Criminal History or History of Substance Use
A client who has a criminal history with felonies involving larceny, narcotics, arson, or any violent behavior can be barred from government-funded housing, depending on the program. The US Department of Housing and Urban Development (HUD) restricts clients who are Level 3 sex offenders or have convictions related to certain narcotics (i.e., methamphetamines) from obtaining HUD-funded housing. Since homeless service programs typically offer subsidized housing through HUD funding, it is important to be aware of these restrictions. Beyond these federal regulations, state and local public housing authorities are required to develop additional regulations that vary and may further restrict entry.
If you are working with clients who are faced with housing barriers due to criminal histories, you may want to consider working with private landlords. It helps to be prepared before approaching them. Have all treatment services documented with letters of support from clinicians, case managers, and others who have worked with your client. Obtain court documents testifying to charges that might have been dropped.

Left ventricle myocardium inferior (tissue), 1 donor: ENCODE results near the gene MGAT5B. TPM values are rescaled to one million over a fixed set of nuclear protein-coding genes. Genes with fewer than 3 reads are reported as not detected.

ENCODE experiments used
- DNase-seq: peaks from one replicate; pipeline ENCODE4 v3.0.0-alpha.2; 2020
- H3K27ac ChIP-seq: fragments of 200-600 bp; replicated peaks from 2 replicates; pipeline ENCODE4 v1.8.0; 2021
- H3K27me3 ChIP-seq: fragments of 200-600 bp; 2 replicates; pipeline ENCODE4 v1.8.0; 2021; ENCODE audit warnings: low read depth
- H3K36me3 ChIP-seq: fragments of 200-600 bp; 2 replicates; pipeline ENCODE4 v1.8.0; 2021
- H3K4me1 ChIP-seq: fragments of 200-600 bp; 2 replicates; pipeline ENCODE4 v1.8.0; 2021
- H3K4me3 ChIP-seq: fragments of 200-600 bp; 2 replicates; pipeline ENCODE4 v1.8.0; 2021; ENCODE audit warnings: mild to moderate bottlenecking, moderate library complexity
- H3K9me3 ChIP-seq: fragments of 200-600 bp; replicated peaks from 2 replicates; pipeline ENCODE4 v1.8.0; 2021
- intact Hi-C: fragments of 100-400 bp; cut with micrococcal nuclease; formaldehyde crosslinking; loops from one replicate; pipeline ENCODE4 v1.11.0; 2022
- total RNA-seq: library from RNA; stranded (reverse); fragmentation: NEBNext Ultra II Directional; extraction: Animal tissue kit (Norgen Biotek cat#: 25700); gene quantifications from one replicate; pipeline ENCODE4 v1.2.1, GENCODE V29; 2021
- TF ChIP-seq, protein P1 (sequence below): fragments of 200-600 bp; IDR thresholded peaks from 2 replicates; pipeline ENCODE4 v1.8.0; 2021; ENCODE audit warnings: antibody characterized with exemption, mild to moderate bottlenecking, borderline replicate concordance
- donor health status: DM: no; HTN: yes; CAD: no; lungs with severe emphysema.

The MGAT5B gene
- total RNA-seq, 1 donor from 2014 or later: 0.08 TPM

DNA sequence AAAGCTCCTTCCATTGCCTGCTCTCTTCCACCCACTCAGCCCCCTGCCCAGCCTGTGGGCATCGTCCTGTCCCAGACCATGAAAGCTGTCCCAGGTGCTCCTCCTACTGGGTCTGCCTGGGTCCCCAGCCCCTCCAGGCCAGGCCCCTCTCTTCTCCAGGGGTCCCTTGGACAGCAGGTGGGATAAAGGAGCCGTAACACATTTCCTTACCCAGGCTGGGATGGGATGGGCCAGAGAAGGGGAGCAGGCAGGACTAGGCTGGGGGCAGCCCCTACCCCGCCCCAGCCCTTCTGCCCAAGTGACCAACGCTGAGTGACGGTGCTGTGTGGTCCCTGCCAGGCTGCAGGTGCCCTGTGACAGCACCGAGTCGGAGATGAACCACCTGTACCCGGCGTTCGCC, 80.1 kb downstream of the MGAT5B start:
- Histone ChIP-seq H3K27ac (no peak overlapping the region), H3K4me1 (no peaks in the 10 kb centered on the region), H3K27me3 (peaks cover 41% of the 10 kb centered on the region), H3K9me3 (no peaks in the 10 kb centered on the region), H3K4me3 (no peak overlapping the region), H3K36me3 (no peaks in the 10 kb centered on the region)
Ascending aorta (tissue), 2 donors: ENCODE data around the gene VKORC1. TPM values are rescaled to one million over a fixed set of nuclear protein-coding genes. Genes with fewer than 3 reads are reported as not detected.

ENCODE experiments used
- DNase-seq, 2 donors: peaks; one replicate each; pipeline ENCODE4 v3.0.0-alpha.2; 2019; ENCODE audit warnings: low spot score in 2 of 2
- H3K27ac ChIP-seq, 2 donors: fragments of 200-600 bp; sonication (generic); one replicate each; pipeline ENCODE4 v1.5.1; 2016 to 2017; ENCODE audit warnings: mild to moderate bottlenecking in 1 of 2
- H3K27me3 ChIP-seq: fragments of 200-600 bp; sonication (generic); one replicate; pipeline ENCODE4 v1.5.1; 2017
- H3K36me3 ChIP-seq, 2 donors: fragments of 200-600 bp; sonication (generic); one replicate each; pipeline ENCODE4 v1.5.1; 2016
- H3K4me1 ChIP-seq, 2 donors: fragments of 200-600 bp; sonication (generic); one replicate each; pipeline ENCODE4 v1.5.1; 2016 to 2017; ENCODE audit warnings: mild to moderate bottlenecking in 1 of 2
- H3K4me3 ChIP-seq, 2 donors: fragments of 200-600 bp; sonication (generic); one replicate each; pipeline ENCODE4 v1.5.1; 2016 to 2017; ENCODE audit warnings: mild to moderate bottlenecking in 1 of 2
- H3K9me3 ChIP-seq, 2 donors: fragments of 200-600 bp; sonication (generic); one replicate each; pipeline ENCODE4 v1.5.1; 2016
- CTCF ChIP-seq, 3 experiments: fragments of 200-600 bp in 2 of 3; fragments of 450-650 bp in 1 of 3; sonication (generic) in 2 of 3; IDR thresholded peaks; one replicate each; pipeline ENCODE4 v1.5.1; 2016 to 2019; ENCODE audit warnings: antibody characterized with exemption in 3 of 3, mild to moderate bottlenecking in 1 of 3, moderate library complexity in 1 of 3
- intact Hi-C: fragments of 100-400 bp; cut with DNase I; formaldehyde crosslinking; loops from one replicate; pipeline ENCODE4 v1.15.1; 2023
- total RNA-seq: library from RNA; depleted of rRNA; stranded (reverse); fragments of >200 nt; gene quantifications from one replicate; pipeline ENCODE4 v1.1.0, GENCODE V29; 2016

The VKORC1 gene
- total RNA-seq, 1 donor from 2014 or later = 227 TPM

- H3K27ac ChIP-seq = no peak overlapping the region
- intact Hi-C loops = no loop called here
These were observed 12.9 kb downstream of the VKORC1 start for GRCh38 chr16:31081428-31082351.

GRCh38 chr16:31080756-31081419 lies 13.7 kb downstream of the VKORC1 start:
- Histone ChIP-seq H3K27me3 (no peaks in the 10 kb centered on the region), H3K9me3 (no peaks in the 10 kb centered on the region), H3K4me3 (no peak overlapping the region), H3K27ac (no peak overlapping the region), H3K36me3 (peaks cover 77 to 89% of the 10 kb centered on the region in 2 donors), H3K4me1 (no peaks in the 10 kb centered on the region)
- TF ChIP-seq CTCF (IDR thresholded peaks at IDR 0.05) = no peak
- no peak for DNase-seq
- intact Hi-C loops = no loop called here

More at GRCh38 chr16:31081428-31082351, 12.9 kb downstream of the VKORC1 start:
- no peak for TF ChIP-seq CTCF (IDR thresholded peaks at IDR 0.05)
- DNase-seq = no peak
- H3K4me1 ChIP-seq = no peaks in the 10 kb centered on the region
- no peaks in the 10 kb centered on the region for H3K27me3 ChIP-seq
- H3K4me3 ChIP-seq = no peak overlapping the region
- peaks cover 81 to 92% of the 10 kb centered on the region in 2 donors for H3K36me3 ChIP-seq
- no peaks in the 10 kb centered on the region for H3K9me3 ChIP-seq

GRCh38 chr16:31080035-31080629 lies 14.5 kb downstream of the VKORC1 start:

You can help educate a landlord by providing informational material about recovery and treatment. I have learned that a little bit of education will help a landlord feel more comfortable. It will also help him to make informed decisions.
If a client is rejected due to a criminal history, request a hearing. Different states have different regulations, but most provide the applicant a specific number of days to respond in writing to the landlord to request a hearing. The hearing will be with a representative of the landlord’s. It will give your client the opportunity to explain, justify, or challenge the reason for rejection. Often, being honest and speaking directly with the landlord makes the best impression.
A landlord will pay close attention to a client with a credit report that includes eviction, bankruptcy, or unpaid utilities. Landlords seek evidence that a prospective client will pay rent and utilities on time. You can help by making payment arrangements for any unpaid utilities. This helps to prove that the client can obtain utility services in his own name.